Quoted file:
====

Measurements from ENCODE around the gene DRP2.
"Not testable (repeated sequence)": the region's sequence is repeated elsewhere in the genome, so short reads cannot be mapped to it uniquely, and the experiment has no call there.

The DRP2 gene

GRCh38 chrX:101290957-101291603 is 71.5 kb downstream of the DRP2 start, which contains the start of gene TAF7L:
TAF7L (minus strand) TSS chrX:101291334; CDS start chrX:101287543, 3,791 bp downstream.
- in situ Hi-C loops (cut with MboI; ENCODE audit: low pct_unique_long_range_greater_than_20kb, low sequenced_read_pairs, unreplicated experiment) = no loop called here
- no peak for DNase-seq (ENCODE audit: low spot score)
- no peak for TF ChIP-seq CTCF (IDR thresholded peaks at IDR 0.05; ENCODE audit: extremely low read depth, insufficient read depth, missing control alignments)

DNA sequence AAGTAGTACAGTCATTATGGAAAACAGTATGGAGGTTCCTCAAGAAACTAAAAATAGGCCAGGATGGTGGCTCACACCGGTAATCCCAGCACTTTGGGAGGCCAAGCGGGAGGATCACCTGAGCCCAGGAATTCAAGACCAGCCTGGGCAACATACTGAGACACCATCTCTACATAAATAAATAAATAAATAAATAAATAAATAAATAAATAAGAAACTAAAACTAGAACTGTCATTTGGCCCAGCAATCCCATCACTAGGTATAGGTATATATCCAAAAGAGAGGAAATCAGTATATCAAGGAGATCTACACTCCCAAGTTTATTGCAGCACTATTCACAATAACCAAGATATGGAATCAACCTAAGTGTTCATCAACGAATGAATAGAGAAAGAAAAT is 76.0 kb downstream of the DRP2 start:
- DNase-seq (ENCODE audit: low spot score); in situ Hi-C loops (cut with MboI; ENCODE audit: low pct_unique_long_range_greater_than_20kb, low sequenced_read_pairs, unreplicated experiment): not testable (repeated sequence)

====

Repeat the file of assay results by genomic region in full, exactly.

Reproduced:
Measurements from ENCODE around the gene DRP2.
"Not testable (repeated sequence)": the region's sequence is repeated elsewhere in the genome, so short reads cannot be mapped to it uniquely, and the experiment has no call there.

The DRP2 gene

GRCh38 chrX:101290957-101291603 is 71.5 kb downstream of the DRP2 start, which contains the start of gene TAF7L:
TAF7L (minus strand) TSS chrX:101291334; CDS start chrX:101287543, 3,791 bp downstream.
- in situ Hi-C loops (cut with MboI; ENCODE audit: low pct_unique_long_range_greater_than_20kb, low sequenced_read_pairs, unreplicated experiment) = no loop called here
- no peak for DNase-seq (ENCODE audit: low spot score)
- no peak for TF ChIP-seq CTCF (IDR thresholded peaks at IDR 0.05; ENCODE audit: extremely low read depth, insufficient read depth, missing control alignments)

DNA sequence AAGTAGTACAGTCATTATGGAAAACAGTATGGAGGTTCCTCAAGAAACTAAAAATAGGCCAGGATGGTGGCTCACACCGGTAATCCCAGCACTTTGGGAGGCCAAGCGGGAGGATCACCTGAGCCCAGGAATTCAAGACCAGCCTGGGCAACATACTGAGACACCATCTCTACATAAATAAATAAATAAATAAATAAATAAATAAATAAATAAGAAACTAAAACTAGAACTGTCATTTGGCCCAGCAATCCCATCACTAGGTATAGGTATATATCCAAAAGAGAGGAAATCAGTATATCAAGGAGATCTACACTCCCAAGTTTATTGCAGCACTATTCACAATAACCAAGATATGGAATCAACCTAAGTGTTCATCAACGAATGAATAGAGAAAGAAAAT is 76.0 kb downstream of the DRP2 start:
- DNase-seq (ENCODE audit: low spot score); in situ Hi-C loops (cut with MboI; ENCODE audit: low pct_unique_long_range_greater_than_20kb, low sequenced_read_pairs, unreplicated experiment): not testable (repeated sequence)